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Blind surfer uses iPhone XR and VoiceOver to take to the waves

Apple is highlighting the ability for the iOS ecosystem's accessibility functions to help the visually impaired, by sharing how one blind US Navy veteran uses the iPhone XR to prepare for his daily surfing sessions.

Blind surfer Scott Leason waiting for a wave on a surfboard at sea.

Blind surfer Scott Leason waiting for a wave on a surfboard at sea.


Published by Apple on Friday, the report features Scott Leason, a veteran who was stationed on the USS Tripoli amphibious ship as a visual communications expert. After seven years of service, Leason was blinded both eyes in July 1993 by a robber's bullet, making him unable to continue in his role.

The US Department of Veterans Affairs' Blind Rehabilitation Center provided a computer and technology training to Leason in 2009. In 2012, Leason was provided the iPhone 5 and more training from assistant chief of Blind Rehabilitation at the Tibor Rubin VA Medical Center in Long Beach Sara Majidzadeh.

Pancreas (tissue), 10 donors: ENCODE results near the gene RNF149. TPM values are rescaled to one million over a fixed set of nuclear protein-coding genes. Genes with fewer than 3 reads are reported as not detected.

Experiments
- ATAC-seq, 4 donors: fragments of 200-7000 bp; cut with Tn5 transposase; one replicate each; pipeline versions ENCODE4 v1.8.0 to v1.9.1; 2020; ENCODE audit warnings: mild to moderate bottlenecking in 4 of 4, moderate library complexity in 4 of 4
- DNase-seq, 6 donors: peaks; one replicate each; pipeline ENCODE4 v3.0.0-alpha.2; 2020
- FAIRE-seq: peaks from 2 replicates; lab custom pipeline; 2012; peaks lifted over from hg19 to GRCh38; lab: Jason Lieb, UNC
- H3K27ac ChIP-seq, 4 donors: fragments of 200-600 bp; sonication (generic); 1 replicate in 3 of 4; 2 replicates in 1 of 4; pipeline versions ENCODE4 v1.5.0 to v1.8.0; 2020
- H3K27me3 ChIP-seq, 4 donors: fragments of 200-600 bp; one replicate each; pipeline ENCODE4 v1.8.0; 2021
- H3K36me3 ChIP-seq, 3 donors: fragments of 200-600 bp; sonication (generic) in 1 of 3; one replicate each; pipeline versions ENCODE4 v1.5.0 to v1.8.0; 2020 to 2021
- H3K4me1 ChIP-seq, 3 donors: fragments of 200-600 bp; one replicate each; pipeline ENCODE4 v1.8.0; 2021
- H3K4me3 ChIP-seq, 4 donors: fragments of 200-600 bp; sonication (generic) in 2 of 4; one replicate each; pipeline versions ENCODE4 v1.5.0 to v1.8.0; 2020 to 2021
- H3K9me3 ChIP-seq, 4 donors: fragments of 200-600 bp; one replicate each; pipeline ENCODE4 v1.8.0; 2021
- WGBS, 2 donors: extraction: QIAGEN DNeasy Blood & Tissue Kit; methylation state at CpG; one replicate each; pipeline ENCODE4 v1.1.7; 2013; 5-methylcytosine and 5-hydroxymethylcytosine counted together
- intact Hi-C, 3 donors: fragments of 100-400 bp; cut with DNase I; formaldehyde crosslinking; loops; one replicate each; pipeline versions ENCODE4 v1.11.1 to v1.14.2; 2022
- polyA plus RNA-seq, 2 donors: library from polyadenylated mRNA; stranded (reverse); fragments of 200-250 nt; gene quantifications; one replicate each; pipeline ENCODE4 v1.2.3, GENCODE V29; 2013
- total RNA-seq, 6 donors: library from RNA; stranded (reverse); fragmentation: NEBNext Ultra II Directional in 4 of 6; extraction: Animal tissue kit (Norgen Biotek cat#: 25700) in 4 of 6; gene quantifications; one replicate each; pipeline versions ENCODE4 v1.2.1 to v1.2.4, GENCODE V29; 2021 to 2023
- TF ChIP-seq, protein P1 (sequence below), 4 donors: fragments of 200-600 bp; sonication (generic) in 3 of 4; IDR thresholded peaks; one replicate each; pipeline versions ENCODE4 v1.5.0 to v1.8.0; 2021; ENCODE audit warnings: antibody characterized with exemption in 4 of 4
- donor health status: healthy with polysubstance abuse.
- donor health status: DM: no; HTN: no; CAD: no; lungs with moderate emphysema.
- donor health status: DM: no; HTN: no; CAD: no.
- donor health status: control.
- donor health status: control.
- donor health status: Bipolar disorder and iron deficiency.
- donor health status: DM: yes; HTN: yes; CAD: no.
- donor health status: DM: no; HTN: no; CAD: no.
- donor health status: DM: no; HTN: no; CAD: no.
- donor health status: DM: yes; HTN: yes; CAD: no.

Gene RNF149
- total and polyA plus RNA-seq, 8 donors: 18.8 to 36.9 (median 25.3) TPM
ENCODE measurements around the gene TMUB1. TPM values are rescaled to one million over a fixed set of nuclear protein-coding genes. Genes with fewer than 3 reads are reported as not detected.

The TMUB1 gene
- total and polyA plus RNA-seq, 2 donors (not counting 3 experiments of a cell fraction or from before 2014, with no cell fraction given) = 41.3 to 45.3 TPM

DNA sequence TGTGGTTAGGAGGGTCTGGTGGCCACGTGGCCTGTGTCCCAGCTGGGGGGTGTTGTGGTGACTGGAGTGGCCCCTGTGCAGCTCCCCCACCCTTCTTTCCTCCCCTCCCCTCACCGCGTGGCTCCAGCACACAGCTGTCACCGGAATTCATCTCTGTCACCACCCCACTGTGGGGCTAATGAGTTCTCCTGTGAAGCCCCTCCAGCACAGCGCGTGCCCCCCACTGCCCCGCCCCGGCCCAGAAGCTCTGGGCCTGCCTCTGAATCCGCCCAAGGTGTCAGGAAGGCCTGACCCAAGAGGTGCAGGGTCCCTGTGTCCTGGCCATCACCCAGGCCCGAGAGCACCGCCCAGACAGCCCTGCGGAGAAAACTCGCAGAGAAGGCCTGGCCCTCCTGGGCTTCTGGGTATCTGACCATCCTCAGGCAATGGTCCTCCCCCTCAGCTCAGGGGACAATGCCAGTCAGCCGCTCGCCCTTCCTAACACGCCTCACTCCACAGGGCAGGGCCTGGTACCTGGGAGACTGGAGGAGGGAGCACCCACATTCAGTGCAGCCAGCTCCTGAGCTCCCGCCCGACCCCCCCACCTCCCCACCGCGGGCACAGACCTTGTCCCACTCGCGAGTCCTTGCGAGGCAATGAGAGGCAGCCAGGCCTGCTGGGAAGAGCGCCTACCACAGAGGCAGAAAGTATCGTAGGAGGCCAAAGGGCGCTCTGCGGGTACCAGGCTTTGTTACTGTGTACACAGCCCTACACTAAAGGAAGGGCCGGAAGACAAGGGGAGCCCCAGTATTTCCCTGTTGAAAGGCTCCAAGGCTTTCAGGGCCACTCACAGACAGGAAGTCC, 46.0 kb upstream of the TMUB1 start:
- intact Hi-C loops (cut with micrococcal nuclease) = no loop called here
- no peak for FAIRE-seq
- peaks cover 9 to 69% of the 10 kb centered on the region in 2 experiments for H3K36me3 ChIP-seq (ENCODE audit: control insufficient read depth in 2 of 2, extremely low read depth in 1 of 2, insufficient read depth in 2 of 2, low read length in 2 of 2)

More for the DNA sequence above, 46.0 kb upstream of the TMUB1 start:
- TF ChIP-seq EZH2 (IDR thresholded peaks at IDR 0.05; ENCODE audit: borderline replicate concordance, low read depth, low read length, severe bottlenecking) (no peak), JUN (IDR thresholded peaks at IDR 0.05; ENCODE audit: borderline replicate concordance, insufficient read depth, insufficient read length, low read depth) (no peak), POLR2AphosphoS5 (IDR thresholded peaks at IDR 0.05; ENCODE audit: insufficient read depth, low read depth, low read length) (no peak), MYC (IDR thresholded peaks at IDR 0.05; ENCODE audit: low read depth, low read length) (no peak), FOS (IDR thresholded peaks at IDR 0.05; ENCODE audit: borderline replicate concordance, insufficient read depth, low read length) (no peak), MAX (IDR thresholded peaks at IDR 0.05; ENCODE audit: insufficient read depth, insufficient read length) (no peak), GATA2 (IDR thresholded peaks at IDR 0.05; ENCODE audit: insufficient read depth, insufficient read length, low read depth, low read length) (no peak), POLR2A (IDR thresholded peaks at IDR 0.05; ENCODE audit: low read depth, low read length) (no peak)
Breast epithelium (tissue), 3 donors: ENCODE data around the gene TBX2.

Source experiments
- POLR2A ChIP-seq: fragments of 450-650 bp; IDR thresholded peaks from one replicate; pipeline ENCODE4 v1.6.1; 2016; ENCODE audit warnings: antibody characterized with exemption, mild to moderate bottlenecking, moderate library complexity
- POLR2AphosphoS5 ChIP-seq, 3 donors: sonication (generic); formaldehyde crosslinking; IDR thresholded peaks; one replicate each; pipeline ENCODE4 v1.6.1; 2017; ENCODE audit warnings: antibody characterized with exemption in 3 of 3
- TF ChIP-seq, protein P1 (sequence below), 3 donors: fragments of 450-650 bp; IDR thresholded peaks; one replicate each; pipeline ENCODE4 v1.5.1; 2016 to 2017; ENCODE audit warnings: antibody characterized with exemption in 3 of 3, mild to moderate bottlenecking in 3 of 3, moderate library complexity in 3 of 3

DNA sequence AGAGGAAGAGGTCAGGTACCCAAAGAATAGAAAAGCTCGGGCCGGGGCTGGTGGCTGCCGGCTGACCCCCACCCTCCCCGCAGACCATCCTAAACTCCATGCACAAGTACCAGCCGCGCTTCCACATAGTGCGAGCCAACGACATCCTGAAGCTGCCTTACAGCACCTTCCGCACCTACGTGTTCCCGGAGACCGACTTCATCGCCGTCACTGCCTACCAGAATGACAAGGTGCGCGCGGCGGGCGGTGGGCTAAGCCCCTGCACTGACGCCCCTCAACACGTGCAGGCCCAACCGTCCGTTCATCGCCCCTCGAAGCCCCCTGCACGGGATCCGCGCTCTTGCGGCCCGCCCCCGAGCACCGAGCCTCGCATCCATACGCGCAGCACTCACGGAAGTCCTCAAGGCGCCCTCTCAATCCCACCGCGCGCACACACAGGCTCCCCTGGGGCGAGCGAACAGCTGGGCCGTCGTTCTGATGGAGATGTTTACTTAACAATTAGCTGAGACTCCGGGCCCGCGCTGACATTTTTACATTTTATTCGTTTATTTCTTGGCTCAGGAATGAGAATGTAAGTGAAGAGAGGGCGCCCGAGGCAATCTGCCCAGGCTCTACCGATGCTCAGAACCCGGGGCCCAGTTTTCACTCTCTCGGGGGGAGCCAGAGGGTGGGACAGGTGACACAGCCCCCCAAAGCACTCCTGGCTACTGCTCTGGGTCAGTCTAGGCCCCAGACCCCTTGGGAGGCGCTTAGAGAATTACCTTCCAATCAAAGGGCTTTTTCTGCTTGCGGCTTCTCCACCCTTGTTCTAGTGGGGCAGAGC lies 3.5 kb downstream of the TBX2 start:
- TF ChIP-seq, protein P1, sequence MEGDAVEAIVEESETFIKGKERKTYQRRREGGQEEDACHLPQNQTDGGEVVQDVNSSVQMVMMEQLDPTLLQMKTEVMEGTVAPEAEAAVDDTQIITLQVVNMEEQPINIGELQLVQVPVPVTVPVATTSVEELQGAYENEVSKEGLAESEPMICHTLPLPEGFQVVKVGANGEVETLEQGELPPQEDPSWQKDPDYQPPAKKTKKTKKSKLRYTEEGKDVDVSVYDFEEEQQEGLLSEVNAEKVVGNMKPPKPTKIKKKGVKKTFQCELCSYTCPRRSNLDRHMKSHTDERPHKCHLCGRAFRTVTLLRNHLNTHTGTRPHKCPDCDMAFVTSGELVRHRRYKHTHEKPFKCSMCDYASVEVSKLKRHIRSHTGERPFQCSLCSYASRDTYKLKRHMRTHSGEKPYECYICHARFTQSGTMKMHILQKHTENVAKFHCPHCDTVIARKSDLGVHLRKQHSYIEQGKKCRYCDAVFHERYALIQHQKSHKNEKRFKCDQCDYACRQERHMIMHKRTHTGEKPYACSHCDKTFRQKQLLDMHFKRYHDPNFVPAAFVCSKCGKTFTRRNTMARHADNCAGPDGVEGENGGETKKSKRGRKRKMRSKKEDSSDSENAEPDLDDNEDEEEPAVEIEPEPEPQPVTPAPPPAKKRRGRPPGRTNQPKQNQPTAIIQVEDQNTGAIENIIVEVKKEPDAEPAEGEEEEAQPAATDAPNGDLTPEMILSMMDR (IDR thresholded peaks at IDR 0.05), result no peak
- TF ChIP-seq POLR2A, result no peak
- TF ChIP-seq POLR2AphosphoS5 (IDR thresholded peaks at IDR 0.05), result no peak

"It's a lot easier to navigate with the phone," according to Leason. "I think a lot of the visually impaired prefer the iPhone because they can do everything on it. And VoiceOver works pretty darn good."

Apple goes on to claim VoiceOver is being used by more people in the blind community than any other mobile screen-reading software combined, with roughly 70 percent of veterans that have passed through the VA's 13 blind rehabilitation centers provided with iOS devices and accessibility training.

"It's amazing how long ago 10 years feels in the world of technology," Mission Bay Aquatics Center assistant director Kevin Waldick advised. "He (Leason) was not very technologically savvy at all, but when he got his iPhone he was like 'I can just do it. This is amazing.' And so Apple does a really amazing job at making that accessible. These sports are accessible just like technology's accessible. That's been huge for him."

In terms of his usage while surfing, Leason is described as using his iPhone XR to prepare for the day's surfing. By 5:30am, he had already checked his email, social media, news, and weather reports, including surf reports from the Surfline app.

Leason also wears an Apple Watch for workout tracking at home and in the sea, but he is noted to prefer to keep his devices streamlined while in use. "Tomorrow I'll be able to start my surfing workout," says Leason. "It'll be interesting to see what kind of calories I burn out there."